A Tale of Two Places –

In an earlier posting I describe a fun word-game in which the word “pants” is substituted into quotes or lyrics of sentences. We used to play it at a company I started back in 1997, and I always thought we were the inventors of it (alcohol was involved!) We had another game that we played, which was the elaborate retelling of Official Jokes. There were 3 (the lion hunter joke, the parrot in the fridge joke, and the kennedy assassination joke) and since we all knew them, for some reason it was screamingly funny to hear someone trying to tell an old joke in a new way.

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Monday Meslier: 191 – What a Happy and Great Revolution Would Take Place in the Universe if Philosophy was Substituted for Religion!

Jean Meslier Portrait

Jean Meslier

Philosophers, in all ages, have taken the part that seemed destined for the ministers of religion. The hatred of the latter for philosophy was never more than professional jealousy. All men accustomed to think, instead of seeking to injure each other, should unite their efforts in combating errors, in seeking truth, and especially in dispelling the prejudices from which the sovereigns and subjects suffer alike, and whose upholders themselves finish, sooner or later, by becoming the victims.

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Sunday Sermon: Military Glory – Heroism

I grew up reading feats of military derring-do, and watching films like “Seven Samurai” and “Harakiri” – books and movies about martial glory and the character of the warrior. I noticed early on that a big piece of military glory and heroism is the stand against great odds – the acceptance that one’s mission will probably cost one’s life, but that’s a secondary concern: doing the right thing matters more. I read a lot about the samurai and bushido, and I always deeply felt the distinction between katsujin ken (the life-giving sword) and setsunin-to (the life-taking sword). Somehow it all ties together in my formative anarchy as part of something basically anti-authoritarian, because the authority and the establishment usually are the “powers that be” against which the life-giving sword must work.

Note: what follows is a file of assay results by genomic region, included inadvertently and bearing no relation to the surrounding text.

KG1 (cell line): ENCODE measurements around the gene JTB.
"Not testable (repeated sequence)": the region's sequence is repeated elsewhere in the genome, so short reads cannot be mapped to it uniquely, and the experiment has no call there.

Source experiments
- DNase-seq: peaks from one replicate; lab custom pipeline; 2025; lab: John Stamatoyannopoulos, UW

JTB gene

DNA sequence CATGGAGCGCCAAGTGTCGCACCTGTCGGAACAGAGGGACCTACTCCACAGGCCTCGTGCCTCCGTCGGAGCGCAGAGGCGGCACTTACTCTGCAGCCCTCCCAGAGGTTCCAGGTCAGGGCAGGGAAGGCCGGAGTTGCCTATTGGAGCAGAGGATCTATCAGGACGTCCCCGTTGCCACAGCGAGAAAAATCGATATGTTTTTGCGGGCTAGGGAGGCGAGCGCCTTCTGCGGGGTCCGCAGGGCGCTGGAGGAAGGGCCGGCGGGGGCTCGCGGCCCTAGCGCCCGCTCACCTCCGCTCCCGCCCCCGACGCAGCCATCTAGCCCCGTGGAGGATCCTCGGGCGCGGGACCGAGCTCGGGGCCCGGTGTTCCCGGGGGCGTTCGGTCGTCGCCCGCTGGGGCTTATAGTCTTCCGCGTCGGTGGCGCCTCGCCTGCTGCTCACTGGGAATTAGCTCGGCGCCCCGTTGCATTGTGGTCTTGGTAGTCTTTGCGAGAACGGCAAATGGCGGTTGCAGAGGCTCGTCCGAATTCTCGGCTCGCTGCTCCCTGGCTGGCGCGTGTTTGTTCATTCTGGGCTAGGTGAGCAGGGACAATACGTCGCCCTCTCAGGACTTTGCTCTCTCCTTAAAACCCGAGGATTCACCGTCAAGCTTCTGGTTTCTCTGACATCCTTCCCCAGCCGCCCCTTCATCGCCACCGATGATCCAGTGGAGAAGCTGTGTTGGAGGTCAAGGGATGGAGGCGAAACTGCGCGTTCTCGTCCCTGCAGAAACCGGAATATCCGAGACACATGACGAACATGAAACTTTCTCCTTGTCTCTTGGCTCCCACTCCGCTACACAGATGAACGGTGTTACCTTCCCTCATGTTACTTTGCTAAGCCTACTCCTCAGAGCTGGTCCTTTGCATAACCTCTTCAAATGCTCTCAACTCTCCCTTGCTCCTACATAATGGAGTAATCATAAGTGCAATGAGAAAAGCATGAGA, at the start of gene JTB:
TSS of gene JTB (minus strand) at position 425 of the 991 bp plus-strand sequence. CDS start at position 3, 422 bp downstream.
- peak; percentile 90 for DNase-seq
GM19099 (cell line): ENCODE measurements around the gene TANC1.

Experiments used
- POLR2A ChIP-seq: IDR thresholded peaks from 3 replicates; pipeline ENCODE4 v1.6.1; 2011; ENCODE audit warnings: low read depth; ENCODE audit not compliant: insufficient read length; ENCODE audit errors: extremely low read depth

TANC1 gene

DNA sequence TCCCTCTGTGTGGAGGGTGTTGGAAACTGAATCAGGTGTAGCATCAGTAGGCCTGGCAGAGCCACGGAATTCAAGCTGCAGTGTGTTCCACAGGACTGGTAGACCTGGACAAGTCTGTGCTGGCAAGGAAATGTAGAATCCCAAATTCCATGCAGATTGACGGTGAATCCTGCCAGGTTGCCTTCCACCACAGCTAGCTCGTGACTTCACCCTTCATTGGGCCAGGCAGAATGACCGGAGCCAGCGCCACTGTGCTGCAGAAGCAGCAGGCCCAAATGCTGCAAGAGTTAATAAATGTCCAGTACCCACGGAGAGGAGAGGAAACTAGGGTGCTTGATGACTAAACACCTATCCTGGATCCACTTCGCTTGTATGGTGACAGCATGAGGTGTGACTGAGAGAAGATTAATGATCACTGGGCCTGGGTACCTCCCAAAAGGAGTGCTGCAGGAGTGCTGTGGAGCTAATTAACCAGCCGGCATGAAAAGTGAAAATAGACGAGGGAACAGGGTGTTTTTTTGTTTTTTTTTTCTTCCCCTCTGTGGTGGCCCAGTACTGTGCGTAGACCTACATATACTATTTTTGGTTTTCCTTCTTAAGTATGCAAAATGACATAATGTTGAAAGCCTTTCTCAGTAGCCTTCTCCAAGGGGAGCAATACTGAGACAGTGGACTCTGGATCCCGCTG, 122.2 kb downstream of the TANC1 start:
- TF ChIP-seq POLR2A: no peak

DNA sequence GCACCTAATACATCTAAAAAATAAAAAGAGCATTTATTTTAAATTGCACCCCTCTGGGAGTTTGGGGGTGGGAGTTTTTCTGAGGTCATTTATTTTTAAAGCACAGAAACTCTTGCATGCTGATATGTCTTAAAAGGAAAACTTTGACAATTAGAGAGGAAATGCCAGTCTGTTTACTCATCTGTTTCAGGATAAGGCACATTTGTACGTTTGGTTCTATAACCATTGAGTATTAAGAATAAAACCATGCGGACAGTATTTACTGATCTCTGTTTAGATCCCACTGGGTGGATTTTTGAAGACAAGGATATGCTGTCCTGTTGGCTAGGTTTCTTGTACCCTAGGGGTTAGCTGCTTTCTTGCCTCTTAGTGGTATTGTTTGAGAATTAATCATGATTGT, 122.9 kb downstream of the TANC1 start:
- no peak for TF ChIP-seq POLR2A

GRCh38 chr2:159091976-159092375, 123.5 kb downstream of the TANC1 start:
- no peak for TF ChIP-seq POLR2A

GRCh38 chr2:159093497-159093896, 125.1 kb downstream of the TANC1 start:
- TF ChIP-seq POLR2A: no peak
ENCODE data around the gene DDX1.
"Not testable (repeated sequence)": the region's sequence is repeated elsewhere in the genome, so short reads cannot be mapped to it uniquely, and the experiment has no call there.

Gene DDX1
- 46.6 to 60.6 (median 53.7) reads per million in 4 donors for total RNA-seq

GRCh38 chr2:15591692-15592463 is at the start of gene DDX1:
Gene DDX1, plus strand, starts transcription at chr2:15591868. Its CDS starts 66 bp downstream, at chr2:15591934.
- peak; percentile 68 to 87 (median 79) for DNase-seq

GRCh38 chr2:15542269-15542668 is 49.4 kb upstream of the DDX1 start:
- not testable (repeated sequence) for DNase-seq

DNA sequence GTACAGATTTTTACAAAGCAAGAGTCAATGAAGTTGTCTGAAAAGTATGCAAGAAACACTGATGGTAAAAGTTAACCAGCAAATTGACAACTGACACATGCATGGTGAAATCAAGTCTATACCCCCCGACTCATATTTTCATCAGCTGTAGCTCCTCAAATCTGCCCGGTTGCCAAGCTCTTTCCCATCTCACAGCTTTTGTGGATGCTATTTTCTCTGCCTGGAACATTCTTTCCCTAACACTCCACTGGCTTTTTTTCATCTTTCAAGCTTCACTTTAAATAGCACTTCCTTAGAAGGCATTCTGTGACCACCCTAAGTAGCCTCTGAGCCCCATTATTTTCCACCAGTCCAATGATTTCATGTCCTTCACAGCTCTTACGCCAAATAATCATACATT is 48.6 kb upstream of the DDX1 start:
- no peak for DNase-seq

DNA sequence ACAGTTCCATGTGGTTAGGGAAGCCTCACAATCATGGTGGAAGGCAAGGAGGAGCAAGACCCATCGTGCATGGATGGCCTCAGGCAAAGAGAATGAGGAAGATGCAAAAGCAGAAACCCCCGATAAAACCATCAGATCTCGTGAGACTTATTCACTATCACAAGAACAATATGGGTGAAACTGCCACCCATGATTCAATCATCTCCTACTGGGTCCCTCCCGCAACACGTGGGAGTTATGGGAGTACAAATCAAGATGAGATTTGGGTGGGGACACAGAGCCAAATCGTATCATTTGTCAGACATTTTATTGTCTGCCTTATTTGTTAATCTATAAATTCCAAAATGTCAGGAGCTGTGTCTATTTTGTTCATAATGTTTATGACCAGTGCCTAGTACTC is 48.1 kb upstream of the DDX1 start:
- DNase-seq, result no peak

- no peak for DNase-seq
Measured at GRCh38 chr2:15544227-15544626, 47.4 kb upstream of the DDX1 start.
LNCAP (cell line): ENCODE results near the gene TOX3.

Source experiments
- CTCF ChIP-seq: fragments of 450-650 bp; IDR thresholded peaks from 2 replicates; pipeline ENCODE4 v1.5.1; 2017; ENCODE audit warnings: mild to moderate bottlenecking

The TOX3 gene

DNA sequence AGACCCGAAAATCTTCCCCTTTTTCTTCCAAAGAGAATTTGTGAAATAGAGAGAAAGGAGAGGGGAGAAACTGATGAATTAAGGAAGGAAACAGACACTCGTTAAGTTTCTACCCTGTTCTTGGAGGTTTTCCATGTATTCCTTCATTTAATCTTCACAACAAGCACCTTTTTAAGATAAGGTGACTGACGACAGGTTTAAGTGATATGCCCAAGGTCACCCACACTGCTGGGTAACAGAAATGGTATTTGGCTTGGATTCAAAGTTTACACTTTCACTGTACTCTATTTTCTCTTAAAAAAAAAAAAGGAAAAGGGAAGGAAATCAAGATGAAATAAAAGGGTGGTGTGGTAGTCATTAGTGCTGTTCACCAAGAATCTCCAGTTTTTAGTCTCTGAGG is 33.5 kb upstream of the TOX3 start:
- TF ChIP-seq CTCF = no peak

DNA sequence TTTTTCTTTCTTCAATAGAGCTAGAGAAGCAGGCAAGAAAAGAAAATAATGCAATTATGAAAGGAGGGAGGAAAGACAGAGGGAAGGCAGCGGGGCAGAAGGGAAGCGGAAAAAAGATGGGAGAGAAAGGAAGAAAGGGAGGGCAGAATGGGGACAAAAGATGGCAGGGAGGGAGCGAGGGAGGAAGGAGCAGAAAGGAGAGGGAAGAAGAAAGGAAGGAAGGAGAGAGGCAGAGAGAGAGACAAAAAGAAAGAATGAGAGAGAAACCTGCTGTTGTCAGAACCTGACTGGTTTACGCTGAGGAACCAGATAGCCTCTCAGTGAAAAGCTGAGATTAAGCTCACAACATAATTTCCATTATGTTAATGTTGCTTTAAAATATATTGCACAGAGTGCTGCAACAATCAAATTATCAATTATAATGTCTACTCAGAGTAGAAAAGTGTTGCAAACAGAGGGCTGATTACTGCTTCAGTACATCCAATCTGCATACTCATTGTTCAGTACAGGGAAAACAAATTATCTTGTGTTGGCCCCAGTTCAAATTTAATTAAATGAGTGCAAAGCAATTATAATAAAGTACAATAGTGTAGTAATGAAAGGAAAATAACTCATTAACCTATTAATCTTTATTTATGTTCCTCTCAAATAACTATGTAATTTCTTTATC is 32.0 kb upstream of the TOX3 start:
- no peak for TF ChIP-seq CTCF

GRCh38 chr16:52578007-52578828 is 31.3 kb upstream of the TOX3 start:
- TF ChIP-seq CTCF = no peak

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Some Things About Uranium

Our president knows things about uranium! So do I!

“We had Hillary Clinton give Russia 20 percent of the uranium in our country. You know what uranium is, right? It’s a thing called nuclear weapons and other things. Like lots of things are done with uranium, including some bad things” – Donald Trump

Most bombs nowadays are plutonium, but that’s a little detail. Nuclear weapons-making, though, is something that beggars my imagination when it comes to complexity, which is why I’ve always been interested in it. These are a few random factoids that stick in my mind from a lifetime of collecting random factoids…

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How to Beat Oneself Up: Basic Technique

One of the hard parts about putting my opinion out here in a blog is that I have to turn over all my ideas and attitudes and look at them more carefully. I’ve done that, regarding computer security stuff, for around 25 years, and I like to think I’ve dislodged most of the B.S. But, when you start publishing your opinions about art, music, food, F-35s, military glory, and good scent oils to put in soap – it gets harder. Because I’ve suddenly moved into this weird grey zone where I know I’m writing about my opinion but I don’t want to take the attitude: “well this here is my opinion and if you don’t like it, F you.”  Because that’s not how to have an opinion. To have an opinion you have to actually think about why you have that opinion, and then you can decide whether it’s defensible or not.

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Argument Clinic: The Destroying Parry

Is this the right room for an argument?

Is this the right room for an argument?

I’m going to try something here that I consider daunting: as a side effect of this module, I will attempt to offer a refutation of two important paradoxes/arguments that bedevil philosophers and skeptics. Not one, but two! In the interest of Argument Clinic, however, I am willing to fail in the attempt even though it may leave me covered with shame and ripped to pieces by The Commentariat(tm)

In fencing, a destroying parry is one in which the defender’s blade kills the momentum of the attacker’s blade, leaving them in a known position for a riposte.

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